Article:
Effective Supervision

Know the limits of supervision. If there are too many students to supervise properly, stop the activity and ask for assistance.

A supervisor should never be alone with a child. Ask another employee or a parent to stay until the last child is picked up.

Recruit Participants

If possible, put some of the responsibility of supervision on the participants; very rarely, however, does this happen initially with a new group. It is even less likely to happen for younger groups. It can work, however, if expectations are set from the beginning and then reinforced throughout the program. This process starts in small ways.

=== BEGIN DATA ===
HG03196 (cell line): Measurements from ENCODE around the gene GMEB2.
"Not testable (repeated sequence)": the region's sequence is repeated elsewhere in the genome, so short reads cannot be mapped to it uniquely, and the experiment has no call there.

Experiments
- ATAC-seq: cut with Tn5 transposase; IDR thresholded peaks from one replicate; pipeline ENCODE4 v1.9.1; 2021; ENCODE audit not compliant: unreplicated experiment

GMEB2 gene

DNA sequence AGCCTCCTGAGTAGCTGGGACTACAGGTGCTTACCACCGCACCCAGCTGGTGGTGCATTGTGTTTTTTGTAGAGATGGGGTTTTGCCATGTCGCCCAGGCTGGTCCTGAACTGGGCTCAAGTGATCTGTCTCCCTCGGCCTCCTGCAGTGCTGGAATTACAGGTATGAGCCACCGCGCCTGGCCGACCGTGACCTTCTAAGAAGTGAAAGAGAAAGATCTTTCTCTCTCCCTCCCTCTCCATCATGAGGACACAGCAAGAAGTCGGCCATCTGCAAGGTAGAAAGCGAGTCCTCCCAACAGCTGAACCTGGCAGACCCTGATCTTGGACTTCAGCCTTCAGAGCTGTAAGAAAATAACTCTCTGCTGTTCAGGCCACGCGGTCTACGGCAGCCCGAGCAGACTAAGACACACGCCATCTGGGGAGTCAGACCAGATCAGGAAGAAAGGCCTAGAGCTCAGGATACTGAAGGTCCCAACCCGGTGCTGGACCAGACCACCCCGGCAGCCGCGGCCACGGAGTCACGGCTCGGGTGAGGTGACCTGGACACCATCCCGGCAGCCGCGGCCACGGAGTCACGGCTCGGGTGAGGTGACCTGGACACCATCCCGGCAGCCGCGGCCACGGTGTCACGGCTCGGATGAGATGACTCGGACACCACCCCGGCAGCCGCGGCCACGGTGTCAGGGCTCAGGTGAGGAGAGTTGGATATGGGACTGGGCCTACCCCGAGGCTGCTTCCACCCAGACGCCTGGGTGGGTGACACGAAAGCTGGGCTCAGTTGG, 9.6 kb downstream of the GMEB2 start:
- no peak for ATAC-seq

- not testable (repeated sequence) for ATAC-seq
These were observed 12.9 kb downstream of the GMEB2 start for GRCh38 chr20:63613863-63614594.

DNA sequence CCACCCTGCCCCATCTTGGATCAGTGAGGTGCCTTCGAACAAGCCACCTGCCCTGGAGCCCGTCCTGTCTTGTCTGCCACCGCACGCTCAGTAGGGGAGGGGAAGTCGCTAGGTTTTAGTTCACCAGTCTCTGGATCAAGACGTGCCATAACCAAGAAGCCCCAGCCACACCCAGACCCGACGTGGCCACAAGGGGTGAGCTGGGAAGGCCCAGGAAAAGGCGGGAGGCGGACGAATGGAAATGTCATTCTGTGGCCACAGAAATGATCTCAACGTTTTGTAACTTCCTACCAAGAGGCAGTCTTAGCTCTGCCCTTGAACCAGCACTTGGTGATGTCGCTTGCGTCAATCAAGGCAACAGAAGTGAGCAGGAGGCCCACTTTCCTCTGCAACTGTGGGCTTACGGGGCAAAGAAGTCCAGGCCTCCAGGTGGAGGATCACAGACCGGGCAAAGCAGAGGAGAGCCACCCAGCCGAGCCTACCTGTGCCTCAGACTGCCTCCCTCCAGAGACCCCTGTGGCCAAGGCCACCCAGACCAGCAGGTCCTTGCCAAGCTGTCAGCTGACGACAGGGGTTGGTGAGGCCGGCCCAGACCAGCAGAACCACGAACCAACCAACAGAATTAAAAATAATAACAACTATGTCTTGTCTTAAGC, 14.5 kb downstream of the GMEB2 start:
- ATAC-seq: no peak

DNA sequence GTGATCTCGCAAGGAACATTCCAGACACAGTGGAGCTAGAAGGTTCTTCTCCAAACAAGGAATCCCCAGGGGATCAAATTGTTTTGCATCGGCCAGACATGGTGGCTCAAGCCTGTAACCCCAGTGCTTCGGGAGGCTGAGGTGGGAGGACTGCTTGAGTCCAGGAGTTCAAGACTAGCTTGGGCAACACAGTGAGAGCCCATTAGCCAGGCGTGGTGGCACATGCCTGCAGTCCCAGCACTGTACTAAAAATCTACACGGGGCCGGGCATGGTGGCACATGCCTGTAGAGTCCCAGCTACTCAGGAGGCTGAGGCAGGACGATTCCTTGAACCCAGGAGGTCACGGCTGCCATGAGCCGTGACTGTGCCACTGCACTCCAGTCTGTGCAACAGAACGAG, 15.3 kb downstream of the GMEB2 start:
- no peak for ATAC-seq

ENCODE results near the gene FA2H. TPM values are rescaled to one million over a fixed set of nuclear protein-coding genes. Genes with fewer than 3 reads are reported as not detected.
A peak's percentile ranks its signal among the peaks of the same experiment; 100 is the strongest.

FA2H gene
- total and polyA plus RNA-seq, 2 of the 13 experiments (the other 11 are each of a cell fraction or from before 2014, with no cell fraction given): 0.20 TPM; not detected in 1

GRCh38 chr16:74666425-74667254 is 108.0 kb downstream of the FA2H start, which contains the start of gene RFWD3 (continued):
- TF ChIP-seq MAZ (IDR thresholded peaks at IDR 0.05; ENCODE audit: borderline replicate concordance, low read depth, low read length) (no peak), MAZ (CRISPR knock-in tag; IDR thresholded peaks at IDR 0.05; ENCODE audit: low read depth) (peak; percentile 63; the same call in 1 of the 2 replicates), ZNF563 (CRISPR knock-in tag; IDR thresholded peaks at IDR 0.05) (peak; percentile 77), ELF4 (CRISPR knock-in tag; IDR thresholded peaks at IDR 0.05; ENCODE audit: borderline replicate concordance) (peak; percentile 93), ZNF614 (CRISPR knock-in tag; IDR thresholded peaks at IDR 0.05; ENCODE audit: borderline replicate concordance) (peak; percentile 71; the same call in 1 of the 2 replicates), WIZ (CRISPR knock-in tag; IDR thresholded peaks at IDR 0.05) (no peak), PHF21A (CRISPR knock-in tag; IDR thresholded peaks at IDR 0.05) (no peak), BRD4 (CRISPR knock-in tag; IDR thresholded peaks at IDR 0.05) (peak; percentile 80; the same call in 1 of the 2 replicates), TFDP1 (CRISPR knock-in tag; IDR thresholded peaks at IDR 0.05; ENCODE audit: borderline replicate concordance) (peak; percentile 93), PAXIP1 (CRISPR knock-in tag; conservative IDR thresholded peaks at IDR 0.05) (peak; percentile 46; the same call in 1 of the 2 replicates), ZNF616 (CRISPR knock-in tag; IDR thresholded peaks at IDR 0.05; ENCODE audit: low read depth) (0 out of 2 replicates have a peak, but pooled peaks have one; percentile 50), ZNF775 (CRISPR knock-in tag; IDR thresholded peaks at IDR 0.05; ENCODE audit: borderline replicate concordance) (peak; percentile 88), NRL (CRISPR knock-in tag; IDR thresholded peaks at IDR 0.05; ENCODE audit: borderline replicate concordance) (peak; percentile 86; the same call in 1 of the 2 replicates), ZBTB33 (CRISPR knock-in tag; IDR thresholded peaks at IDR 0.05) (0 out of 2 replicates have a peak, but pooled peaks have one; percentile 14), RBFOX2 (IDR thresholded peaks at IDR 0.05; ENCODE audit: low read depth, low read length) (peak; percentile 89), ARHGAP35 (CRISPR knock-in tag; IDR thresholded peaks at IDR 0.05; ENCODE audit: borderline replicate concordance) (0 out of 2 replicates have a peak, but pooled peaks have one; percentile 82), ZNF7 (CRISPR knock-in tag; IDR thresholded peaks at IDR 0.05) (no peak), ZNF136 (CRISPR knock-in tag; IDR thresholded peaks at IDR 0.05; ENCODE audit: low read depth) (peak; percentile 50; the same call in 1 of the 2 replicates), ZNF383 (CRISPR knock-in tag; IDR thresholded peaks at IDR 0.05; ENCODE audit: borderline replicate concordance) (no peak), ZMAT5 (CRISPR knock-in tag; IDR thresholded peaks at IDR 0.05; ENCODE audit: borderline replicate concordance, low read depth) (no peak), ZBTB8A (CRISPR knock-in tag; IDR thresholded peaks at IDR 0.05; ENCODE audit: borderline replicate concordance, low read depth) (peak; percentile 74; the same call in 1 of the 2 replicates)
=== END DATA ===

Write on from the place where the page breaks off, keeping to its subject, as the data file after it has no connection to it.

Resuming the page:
New teachers are often concerned they will not be seen as “fun people” if they introduce expectations, rules, etc. too early in their contact with students. Be assured there is no contradiction between being an enthusiastic, positive, fun teacher who also enforces the rules.

Michael Taylor has been around gymnastics since 1968 as a competitor, coach, judge, club owner, director, recreational athlete, and administrator. He is currently the recreation and facilities director and risk manager for a small Silicon Valley City in northern California. He can be reached via email at mtaylor@saratoga.ca.us.

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